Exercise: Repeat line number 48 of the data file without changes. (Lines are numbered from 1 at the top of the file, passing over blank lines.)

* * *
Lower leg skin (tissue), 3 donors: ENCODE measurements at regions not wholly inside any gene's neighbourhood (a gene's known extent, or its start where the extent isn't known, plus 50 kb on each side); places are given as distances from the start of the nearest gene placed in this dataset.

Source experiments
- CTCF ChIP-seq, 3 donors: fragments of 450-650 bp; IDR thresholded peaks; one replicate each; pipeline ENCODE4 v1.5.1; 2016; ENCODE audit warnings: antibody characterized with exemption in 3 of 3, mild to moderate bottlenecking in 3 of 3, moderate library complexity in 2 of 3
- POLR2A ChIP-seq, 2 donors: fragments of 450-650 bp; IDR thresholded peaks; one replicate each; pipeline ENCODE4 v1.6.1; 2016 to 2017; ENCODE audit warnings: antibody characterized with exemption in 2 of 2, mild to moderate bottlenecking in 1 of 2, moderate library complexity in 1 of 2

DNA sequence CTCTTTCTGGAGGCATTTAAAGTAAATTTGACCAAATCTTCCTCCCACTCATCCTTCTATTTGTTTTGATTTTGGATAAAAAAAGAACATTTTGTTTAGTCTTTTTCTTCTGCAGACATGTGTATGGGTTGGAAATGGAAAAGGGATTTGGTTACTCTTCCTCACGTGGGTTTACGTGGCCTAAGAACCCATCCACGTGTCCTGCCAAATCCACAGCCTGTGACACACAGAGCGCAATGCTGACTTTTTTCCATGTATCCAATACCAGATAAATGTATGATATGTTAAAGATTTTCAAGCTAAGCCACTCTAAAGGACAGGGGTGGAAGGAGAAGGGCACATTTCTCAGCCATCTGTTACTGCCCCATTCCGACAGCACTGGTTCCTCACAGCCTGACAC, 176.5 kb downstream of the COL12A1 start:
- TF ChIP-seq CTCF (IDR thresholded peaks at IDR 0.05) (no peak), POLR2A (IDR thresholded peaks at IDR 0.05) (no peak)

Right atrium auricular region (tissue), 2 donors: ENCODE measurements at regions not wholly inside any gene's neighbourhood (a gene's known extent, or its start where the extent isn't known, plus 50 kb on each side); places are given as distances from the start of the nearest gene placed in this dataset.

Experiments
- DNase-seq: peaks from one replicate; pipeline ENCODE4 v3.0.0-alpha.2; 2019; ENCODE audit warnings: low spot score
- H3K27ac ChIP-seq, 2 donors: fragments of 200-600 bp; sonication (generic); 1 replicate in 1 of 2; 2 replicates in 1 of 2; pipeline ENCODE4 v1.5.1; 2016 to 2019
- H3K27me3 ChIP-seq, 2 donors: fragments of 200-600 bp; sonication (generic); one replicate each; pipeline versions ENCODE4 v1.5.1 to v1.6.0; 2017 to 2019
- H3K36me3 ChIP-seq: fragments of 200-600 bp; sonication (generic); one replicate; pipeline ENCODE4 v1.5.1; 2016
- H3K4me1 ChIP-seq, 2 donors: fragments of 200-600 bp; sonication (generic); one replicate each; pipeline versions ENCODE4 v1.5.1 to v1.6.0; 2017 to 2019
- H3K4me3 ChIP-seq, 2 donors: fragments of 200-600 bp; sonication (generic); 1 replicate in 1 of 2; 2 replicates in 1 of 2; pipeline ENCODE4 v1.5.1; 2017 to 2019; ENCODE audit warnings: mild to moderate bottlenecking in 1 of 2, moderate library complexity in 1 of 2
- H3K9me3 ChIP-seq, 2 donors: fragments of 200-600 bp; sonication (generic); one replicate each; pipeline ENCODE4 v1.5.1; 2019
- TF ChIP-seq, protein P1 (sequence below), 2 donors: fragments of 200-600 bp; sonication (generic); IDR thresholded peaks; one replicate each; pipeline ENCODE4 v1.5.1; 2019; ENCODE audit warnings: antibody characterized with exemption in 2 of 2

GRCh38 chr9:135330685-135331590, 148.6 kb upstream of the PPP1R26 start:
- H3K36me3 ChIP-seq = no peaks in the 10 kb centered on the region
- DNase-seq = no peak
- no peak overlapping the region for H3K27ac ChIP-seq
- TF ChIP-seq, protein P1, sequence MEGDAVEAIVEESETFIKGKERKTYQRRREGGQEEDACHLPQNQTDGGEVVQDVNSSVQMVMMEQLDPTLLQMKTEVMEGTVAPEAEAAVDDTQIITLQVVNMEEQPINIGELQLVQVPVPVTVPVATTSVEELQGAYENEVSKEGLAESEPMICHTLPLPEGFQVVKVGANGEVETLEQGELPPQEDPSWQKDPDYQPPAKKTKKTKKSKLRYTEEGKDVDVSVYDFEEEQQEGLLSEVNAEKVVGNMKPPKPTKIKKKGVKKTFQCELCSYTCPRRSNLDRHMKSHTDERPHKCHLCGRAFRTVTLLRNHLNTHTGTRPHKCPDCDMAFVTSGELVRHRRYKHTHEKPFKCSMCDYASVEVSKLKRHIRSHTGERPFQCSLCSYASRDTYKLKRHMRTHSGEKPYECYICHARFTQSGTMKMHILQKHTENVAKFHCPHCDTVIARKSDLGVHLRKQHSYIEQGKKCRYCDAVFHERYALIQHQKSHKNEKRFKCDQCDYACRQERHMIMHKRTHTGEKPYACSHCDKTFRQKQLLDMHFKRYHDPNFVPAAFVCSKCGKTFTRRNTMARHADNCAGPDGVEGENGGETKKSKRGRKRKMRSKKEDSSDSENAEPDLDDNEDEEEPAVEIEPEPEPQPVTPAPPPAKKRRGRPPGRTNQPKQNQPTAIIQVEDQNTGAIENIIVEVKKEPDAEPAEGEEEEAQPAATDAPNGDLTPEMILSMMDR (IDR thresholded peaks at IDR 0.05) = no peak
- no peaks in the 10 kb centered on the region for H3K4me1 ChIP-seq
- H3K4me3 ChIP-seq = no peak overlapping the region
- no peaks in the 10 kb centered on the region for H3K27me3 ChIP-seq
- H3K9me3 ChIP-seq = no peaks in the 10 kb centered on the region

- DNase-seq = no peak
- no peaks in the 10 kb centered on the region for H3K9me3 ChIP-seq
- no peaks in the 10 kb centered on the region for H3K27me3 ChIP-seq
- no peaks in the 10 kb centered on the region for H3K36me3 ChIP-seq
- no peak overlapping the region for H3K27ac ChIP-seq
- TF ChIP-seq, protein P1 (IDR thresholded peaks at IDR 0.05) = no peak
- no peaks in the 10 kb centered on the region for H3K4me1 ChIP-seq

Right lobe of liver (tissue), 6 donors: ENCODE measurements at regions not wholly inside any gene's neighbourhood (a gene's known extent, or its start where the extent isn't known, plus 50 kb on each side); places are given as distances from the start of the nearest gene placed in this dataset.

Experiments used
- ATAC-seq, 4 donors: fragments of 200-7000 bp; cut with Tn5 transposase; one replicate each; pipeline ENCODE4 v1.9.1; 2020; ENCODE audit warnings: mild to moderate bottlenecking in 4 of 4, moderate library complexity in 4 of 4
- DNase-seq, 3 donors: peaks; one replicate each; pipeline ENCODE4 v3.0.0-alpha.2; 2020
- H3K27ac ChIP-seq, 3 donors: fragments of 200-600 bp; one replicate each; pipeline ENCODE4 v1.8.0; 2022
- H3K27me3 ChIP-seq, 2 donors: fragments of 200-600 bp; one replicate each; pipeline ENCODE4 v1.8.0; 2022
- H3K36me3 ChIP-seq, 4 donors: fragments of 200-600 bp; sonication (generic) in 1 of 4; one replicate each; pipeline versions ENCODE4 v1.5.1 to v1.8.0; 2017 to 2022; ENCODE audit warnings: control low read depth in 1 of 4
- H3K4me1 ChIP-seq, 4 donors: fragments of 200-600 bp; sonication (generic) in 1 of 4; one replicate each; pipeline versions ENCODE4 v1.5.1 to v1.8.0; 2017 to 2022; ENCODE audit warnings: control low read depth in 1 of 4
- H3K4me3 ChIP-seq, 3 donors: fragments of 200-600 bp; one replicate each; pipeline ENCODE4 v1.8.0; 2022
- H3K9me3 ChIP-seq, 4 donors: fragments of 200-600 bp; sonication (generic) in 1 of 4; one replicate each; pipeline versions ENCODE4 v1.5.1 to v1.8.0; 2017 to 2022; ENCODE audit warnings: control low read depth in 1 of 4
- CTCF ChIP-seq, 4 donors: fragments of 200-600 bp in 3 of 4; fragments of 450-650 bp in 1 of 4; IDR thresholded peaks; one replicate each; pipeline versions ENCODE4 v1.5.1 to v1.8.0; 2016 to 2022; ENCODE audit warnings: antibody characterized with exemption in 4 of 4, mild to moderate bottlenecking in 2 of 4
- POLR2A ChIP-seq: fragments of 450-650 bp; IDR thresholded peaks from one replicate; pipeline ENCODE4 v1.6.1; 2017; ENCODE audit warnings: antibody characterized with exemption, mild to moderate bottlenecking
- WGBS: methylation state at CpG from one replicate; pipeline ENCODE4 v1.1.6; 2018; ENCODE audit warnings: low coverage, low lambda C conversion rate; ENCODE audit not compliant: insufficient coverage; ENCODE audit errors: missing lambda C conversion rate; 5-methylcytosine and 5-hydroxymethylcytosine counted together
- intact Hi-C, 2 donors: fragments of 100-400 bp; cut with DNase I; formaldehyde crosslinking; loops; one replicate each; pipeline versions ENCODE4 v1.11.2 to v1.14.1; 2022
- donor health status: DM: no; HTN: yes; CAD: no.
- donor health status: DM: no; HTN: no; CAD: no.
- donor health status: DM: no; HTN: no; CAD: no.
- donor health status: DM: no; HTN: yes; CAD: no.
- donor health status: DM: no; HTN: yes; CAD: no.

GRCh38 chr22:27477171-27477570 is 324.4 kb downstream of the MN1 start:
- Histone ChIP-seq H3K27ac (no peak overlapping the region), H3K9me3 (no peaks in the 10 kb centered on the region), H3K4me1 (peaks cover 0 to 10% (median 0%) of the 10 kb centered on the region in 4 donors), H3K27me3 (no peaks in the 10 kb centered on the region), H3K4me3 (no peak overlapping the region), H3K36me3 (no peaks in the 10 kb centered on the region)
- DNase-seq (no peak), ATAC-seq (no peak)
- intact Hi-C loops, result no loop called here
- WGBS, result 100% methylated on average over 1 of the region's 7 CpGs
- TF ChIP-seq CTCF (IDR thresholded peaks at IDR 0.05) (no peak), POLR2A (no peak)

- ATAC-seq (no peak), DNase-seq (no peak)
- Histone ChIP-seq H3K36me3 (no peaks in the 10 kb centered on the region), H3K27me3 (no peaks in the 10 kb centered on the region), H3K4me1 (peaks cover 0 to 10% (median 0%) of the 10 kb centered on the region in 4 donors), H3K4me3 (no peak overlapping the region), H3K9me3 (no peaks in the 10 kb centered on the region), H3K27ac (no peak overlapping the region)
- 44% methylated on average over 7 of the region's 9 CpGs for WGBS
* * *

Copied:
- donor health status: DM: no; HTN: no; CAD: no.